The experience I am now going through has confirmed me in my view that the prayer we offer for the sick is the prayer they would offer themselves, were they not sick. It is not so much a prayer to get better as adoration, love, praise, intercession for others. Prayer for the dying, I think, is slightly different. Dying can be a lonely business. We do not want to burden others, but there are moments when we would like to talk a little or prepare sacramentally in a way that COVID-19 has made more difficult. I am fortunate in that I have a monk on standby, so to say, who has promised to come whatever the day or hour to give me the Last Sacraments. There are many more who do not have such an assurance. I am convinced that prayer for the dying asks more of us than a glancing reference in the Hail Mary.

I would suggest that prayer for the dying is a very simple prayer for the coming of the Holy Spirit, the Comforter. That is to say, it is a prayer for light, strength and a making good of whatever may have gone wrong in the dying person’s life, and for those supporting them in their last days. In the case of the dying it is not the injuries done to ourselves that we grieve for but those we have done to others, many of whom will now be beyond the scope of apology or reconciliation. These can cause a deep anguish that cannot easily be expressed. In the case of carers, there are so many contradictory emotions to go through, from exhaustion to feeling ‘guilty’ that we have not done enough.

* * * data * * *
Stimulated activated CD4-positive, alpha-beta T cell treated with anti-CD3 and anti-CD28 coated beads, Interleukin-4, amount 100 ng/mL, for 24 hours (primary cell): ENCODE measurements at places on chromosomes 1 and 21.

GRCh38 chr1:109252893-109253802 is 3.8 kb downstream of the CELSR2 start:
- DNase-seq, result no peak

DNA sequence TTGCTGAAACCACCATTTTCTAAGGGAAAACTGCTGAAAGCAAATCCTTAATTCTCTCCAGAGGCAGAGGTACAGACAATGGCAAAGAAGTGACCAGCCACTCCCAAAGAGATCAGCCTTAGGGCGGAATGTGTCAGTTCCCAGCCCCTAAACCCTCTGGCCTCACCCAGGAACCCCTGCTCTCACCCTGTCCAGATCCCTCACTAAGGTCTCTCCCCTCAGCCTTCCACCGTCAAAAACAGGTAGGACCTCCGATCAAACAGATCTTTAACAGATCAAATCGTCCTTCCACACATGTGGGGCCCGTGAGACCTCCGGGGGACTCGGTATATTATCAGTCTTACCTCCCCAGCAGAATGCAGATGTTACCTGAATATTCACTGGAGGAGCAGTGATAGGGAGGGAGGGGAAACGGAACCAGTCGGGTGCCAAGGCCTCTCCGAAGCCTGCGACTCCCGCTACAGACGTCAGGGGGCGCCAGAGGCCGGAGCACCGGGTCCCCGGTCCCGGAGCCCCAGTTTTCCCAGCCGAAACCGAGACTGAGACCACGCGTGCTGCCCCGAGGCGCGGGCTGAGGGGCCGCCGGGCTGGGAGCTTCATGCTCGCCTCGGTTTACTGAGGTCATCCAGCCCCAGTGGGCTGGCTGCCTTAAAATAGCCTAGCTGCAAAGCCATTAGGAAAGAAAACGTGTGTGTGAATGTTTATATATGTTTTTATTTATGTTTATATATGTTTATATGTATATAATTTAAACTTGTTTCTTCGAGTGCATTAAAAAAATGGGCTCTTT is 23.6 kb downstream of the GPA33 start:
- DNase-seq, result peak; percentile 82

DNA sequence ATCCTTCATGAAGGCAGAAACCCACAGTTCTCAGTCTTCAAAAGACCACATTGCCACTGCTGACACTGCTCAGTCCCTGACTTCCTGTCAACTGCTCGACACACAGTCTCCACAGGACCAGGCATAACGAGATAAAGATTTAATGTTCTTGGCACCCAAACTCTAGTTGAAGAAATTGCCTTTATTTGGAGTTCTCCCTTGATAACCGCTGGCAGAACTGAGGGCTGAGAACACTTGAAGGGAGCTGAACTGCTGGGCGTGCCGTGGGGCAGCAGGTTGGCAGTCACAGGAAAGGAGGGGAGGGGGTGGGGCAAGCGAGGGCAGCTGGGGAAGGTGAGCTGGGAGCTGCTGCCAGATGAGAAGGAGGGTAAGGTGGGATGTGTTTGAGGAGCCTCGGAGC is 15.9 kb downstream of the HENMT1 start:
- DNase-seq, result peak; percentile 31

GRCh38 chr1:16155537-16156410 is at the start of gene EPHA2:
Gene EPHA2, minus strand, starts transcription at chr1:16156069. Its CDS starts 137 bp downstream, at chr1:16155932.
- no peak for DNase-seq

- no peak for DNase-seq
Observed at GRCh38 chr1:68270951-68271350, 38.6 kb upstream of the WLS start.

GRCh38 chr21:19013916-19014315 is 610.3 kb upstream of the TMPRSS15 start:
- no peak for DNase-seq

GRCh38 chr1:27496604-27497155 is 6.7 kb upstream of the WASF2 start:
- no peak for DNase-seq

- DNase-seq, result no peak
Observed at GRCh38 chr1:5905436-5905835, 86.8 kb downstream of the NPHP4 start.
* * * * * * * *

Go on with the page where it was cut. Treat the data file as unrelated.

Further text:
Our prayer for the dying therefore, by its very nature, must be ongoing. I myself may have days, weeks, even months, left: who knows? Nor do I know the extent of the demands I may make on others. But during sleepless nights or when everything seems black or hopeless, it is a consolation to know that someone is praying, that I face this last and most uncertain journey in the company of others, and those I care about, those looking after me, are likewise prayed for. The loneliness of dying is lessened and there is the bright hope of eternity somewhere over the horizon. Please join me in praying for all who are dying at this time, and for those caring for them.

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Easter Wednesday 2021

The Road to Emmaus
The Road to Emmaus: Provenance unknown, possibly from York

There are a number of dream-like elements in Luke”s account of the meeting on the road to Emmaus (Luke 24.13-35). A stranger suddenly joins the disciples as they trudge wearily along. Something stops them recognizing him, just as something stopped Mary Magdalene recognizing him in yesterday’s gospel. Even Jesus’ questions and explanations of scripture leave them unable to make the connection. At table the stranger takes on the role of host, breaks bread and shares it with them. The evangelist goes on to say